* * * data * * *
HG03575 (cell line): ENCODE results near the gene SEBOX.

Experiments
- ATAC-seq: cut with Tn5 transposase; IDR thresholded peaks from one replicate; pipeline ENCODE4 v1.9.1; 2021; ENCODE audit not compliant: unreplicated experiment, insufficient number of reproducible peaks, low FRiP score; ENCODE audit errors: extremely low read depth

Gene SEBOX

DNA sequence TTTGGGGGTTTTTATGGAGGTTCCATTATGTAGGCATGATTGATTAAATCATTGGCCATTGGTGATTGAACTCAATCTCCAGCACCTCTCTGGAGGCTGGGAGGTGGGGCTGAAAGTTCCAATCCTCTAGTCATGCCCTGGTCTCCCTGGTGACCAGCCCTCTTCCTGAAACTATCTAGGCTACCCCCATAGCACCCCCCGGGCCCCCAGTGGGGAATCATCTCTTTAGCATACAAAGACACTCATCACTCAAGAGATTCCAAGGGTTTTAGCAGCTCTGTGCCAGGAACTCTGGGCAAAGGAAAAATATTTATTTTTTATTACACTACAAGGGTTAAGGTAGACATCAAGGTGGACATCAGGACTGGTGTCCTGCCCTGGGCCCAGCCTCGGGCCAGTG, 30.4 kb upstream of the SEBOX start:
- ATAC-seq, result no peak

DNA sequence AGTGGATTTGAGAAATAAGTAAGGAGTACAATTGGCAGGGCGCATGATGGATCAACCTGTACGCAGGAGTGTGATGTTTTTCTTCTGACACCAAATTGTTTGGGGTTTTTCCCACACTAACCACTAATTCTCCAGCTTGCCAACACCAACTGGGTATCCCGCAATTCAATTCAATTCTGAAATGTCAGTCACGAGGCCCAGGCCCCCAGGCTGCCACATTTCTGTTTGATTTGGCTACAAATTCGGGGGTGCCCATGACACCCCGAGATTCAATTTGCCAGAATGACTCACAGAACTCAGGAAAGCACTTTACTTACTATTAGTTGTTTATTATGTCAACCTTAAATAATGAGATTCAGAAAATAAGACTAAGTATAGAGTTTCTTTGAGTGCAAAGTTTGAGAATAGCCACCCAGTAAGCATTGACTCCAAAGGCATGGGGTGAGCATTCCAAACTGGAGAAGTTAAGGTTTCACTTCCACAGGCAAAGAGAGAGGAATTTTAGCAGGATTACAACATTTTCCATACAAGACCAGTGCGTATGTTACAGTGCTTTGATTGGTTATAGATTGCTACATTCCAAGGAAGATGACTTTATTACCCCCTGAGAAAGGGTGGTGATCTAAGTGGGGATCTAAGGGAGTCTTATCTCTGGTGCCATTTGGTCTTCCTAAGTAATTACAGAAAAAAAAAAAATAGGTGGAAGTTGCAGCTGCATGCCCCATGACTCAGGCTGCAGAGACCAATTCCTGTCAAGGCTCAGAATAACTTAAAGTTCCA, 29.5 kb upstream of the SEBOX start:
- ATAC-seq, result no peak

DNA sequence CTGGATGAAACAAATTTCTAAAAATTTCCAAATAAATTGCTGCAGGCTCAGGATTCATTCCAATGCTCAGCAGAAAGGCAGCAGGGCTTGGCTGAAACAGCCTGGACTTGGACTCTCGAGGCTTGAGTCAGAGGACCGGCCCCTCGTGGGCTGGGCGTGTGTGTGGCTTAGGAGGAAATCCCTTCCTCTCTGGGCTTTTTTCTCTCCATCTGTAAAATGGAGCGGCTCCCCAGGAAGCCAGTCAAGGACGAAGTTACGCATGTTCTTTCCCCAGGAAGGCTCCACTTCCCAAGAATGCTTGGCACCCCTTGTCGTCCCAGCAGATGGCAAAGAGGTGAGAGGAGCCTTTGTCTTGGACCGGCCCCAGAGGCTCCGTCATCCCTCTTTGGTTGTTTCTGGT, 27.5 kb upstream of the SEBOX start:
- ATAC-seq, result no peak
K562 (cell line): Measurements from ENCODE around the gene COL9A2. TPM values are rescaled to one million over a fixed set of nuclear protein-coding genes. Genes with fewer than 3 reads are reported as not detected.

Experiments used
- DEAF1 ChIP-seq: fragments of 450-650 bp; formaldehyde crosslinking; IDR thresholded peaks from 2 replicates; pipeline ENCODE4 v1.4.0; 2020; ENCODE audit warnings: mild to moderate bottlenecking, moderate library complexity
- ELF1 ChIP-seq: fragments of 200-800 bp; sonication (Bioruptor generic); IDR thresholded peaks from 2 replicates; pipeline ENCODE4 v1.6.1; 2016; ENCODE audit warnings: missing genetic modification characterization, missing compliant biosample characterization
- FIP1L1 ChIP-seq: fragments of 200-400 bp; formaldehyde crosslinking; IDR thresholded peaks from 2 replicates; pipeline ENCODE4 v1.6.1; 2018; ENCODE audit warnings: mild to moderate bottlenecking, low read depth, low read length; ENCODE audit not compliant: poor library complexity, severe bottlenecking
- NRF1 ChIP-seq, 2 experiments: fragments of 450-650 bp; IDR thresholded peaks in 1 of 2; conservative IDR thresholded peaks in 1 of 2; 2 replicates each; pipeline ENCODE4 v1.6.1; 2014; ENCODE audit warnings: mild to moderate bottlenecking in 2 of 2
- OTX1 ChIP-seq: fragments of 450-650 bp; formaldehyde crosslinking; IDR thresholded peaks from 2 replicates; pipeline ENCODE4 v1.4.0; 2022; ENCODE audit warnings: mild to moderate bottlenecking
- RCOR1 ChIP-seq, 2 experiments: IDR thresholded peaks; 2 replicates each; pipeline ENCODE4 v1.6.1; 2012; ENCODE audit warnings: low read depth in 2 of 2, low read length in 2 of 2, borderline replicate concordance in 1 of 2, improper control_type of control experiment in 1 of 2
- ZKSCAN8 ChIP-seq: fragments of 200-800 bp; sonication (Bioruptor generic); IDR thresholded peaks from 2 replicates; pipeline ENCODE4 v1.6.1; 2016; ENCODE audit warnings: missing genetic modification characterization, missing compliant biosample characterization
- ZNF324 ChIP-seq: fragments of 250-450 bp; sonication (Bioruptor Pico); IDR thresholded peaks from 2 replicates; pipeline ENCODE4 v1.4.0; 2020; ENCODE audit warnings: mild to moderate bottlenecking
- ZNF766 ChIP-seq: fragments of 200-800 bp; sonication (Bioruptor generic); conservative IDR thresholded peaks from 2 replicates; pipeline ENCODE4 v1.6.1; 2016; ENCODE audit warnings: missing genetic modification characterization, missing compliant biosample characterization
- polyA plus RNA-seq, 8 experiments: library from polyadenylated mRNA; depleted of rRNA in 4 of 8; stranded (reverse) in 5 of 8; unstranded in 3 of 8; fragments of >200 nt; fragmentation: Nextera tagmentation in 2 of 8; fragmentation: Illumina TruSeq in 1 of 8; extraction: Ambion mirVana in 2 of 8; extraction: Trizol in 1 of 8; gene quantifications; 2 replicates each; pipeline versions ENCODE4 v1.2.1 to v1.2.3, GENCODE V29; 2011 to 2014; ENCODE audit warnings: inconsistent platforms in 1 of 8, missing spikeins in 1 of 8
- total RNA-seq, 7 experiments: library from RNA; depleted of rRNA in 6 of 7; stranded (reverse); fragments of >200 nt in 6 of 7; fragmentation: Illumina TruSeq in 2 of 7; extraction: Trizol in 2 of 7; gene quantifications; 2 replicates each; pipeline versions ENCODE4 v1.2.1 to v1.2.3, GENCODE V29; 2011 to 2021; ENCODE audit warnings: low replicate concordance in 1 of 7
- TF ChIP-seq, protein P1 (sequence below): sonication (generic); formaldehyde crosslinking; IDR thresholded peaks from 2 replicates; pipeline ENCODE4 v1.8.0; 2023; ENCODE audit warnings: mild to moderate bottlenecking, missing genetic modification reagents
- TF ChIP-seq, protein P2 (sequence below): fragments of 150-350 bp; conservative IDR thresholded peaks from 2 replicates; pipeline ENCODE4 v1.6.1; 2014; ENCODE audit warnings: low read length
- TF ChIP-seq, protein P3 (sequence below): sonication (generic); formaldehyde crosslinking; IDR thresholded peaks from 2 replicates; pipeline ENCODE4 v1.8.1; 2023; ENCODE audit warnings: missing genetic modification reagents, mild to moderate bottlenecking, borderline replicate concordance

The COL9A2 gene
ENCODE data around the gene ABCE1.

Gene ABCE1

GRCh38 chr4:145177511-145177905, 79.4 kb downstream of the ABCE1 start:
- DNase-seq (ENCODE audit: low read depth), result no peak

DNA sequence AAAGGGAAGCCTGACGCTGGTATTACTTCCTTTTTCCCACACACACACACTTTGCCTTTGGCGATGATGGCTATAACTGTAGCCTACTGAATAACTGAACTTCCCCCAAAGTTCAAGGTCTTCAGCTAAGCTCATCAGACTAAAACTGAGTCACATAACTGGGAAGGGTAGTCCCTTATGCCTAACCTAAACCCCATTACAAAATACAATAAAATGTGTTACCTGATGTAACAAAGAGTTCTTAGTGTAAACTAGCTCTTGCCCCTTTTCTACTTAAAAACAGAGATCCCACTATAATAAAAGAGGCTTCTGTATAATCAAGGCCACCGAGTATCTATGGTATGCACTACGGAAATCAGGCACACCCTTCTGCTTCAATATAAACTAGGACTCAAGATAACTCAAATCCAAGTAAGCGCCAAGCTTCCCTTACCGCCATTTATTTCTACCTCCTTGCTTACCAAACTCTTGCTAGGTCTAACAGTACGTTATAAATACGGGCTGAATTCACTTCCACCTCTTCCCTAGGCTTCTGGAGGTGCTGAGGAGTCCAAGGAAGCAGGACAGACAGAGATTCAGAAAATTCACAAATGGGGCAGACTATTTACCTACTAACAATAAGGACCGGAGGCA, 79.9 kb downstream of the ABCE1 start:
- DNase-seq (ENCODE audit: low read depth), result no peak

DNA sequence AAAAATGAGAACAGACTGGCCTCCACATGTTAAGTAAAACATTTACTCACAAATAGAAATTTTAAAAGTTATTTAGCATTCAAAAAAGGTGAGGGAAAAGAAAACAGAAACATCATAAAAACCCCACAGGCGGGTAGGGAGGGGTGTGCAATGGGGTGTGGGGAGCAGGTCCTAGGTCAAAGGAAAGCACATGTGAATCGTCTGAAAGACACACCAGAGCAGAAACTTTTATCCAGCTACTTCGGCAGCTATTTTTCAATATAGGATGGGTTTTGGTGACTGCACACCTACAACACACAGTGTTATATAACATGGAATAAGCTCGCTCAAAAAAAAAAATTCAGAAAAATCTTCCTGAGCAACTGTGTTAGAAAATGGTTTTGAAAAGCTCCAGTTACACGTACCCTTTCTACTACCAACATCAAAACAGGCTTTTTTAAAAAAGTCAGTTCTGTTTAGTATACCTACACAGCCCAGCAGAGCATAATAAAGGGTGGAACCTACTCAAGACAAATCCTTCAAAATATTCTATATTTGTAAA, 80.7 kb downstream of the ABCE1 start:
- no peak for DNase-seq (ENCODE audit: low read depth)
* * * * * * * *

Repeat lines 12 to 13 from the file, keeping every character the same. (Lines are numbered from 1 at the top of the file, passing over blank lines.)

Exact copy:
Experiments used
- DEAF1 ChIP-seq: fragments of 450-650 bp; formaldehyde crosslinking; IDR thresholded peaks from 2 replicates; pipeline ENCODE4 v1.4.0; 2020; ENCODE audit warnings: mild to moderate bottlenecking, moderate library complexity